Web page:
As my first graduate role with no previous office experience I was pretty clueless about what I would be doing when I started at IBA – there’s only so much Google can tell you. Now I’m slightly less clueless I thought it was only right for me to share my new found wisdom.
- Un-scatter your brain
Things can get ugly when you’re fighting over the last few post-it notes. Organization is crucial, a weekly to-do list on the back of an envelope isn’t going to cut it. You need to keep track of which journalists you’ve pitched to and what content has gone where – you don’t want to find yourself having pitched a piece to your tier ones having already promised it to someone exclusively. What features are coming up? What time is that interview – and does everyone know where it is? What needs to be drafted first and who needs to approve it?
Like I say, post-it notes are handy and they have their uses but you don’t want to be drowned in them.
- Don’t wait for them to call
Persistence is a key skill in this industry. Placements aren’t just going to drop into your lap, journalists get tons of emails each day and may have just missed your pitch or alternativity a client may be busy when a journalist asks for that much needed headshot. Finding the balance between too much and too little contact is crucial. Maintaining good relationships with journalists can help you secure placements and makes any future communication much easier.
- This is the 3rd time I’ve attempted this heading
Even if your mind is blank or you think an idea is awful, just start writing. Seriously, just put something down on the page. Staring at a blank screen is something I did quite a bit of when I first started, but once I started putting down some words no matter how dreadful they were, it got the creative juices running and I found my flow. Remember what you put down isn’t set in stone, you can always go back and change it – and usually do.
- It’s not always sunshine and rainbows
Some days are just awful. It’s a slow news week and you are struggling to find any interesting social media content, the deadline is creeping up and there isn’t anything appropriate. Taking a step back and going back after you’ve cleared your mind can help, but when on a tight deadline it isn’t always possible. Reach out to your team, that’s what they’re there for and most likely they’ve been in a similar situation before.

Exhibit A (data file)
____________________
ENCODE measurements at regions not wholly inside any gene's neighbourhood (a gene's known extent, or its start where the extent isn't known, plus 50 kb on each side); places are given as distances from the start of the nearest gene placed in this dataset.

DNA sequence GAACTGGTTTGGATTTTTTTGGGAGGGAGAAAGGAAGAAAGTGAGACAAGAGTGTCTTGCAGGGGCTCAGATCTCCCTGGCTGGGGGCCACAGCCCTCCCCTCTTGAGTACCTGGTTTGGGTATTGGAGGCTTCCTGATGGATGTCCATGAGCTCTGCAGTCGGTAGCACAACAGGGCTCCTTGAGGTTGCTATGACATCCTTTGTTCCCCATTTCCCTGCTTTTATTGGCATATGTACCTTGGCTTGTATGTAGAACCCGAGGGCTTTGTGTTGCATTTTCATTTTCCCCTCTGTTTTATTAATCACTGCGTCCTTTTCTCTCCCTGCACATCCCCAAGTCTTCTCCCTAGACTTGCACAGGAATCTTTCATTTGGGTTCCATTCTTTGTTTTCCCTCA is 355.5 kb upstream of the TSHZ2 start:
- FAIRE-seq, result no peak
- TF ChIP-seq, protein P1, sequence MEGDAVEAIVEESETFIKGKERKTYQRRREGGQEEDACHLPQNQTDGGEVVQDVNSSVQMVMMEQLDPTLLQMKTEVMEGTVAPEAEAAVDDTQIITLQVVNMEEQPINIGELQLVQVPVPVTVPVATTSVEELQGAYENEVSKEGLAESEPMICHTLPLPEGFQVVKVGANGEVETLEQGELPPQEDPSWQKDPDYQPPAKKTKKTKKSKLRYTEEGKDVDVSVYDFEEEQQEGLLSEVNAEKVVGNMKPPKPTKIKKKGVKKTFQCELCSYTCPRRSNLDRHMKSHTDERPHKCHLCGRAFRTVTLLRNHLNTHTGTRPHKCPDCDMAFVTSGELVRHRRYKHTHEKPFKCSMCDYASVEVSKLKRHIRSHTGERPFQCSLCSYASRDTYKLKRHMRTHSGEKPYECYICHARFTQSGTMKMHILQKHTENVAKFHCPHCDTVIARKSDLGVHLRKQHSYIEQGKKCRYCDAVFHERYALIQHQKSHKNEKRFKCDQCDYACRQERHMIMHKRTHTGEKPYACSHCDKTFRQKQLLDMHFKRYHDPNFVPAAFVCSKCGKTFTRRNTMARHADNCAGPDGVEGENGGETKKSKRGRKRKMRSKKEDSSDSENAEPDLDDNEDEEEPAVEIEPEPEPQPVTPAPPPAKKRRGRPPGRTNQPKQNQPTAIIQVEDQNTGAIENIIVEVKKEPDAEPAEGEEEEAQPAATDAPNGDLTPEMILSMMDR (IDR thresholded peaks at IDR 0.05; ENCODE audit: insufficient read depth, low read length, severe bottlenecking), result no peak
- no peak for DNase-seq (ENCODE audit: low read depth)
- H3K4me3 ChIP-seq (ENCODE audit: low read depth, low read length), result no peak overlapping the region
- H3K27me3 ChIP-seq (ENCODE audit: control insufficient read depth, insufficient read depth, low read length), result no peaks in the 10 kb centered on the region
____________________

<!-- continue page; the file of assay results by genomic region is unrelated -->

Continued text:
- Take advantage of specialized tools
Social media management tools are a godsend. Each client has different buzzwords and hot topics which can be hard to keep track of, using a tool like hashtagify lets you quickly find popular hashtags and others related to that industry. We work for a wide range of clients across multiple time zones and being able to schedule ahead of time stops you having to get up at 3am to post a quick tweet.
- There’s no such thing as too many questions
If you don’t know what you’re doing ask, and if you still don’t know ask again. It seems the sole purpose of an office white board is for weird diagrams to explain things visually. Different people explain things in different ways, so asking someone else can help. Also remember Google is your best friend, you can ask it anything and there will be zero judgement.
- The phone is not that scary…apparently
I’m not going to lie, I’m still pretty terrified whenever I get left in charge of the phones. I’ve been told the more you do it the less awful it gets, I’ll let you know how that works out.
Amanda Rowland is PR Executive at IBA International.